Laser technology could detect road side bombs

A new high-tech laser could play a significant role in detecting roadside bombs, one of the greatest causes of deaths for coalition soldiers, a study in from Michigan University has found.

A team at Michigan State University is developing the laser to sense bombs by probing their chemical compositions through vibrations while scanning the ground.

Detecting bombs has always been a challenge due to chemical compounds present in the environment that mask the bombs molecules, according to lead developer of the laser sensor, Dr Marcos Dantus.

Having molecular structure sensitivity is critical for identifying explosives and avoiding unnecessary evacuation of buildings and closing roads due to false alarms, he said.

The laser has been developed to give the compounds longer pulses through the vibrations it sends towards it, making it much easier to detect the bombs.

Dantus likens the pulse to a long ring tone, saying the laser pulse listens to that let off by the object, allowing soldiers to know if the set target is a bomb.

Dantus told the BBC he was not able to describe the technology behind the invention in great detail because of the project's sensitive nature, but he stressed that the technology will be able to detect a potential bomb from a standoff distance.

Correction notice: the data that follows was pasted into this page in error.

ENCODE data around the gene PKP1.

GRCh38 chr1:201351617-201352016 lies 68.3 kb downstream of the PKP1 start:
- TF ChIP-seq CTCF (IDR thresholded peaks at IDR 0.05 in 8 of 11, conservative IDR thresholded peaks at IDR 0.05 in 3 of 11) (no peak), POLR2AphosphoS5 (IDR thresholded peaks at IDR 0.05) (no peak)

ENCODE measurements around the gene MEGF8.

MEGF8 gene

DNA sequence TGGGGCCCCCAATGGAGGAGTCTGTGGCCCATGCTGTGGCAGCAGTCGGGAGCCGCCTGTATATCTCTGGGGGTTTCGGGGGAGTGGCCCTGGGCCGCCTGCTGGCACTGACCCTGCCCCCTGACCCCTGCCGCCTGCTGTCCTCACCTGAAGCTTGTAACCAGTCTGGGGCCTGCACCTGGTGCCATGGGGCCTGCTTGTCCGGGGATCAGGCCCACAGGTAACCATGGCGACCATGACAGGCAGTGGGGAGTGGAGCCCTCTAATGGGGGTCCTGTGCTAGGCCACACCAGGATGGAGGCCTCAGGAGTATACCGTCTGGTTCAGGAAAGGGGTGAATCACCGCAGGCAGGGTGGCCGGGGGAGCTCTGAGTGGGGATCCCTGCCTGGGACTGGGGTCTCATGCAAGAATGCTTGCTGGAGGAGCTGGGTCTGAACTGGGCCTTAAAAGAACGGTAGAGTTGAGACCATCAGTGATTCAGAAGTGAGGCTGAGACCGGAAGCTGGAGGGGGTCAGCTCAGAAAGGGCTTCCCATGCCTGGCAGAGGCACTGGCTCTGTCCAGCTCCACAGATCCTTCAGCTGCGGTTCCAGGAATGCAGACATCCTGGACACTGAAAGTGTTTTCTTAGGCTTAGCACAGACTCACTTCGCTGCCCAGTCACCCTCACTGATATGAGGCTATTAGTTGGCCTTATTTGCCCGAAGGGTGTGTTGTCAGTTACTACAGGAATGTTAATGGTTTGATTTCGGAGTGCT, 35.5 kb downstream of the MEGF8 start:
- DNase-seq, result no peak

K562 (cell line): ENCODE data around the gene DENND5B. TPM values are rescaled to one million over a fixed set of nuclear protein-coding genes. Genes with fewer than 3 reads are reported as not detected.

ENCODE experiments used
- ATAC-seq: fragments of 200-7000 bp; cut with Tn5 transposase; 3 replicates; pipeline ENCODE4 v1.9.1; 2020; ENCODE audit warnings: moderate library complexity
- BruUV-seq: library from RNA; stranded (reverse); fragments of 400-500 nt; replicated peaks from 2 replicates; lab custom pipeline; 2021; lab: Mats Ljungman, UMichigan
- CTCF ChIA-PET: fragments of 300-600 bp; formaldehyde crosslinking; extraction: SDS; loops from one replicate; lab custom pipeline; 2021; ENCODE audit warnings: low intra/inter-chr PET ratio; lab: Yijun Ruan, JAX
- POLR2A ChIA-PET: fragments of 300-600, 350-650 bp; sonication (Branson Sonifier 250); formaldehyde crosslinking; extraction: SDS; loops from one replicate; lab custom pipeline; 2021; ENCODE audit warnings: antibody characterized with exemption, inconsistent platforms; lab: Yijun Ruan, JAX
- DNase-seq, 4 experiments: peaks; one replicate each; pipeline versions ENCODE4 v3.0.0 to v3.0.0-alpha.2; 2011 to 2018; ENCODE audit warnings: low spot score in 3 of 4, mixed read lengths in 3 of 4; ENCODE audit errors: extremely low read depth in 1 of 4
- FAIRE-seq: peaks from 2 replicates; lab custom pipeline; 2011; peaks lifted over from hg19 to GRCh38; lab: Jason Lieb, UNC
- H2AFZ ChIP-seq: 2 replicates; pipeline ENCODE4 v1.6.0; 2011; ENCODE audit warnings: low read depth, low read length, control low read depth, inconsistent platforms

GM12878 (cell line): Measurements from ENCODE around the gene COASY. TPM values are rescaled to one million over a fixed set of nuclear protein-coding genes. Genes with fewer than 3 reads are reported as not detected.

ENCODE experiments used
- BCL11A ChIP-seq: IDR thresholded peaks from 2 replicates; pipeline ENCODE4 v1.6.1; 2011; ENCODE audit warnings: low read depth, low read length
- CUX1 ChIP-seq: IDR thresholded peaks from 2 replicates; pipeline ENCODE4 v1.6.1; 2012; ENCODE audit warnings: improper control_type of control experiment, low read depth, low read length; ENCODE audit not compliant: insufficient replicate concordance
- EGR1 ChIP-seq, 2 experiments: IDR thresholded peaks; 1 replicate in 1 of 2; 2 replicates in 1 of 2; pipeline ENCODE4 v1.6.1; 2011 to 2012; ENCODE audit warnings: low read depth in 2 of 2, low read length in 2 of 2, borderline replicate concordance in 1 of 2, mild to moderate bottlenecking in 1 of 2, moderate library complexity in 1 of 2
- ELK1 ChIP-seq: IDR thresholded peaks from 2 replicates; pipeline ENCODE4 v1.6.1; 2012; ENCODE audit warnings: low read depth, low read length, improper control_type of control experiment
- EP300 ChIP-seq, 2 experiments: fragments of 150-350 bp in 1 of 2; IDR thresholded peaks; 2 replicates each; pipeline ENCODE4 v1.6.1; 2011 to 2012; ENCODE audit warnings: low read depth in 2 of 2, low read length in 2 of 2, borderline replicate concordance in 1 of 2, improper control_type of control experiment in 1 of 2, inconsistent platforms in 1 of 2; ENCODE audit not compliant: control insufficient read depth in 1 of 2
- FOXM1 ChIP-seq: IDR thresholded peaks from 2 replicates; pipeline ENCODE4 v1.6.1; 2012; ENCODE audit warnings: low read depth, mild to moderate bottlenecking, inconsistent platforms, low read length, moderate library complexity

The laser has been shown to work at distances up to about 40 feet, though should be possible at distances of 330 feet. Beyond that, we need engineers who know how to handle longer distances, Dantus said in a statement to MSNBC.

Meanwhile, the BBC has reported that researchers at the University of St. Andrews are carrying out a similar experiment to detect roadside bombs.

Scientist Dr Graham Turnbull told the BBC that a laser spectroscopy technique called 'coherent anti-Stokes Raman spectroscopy' could be used for high-sensitivity stand-off detection of explosives.

While details of this study are being kept as well due to the sensitivity of the top, Turnbull revealed that so far the laser has been able to detect even the smallest of explosive molecules, giving hope for further development of the product from longer distances.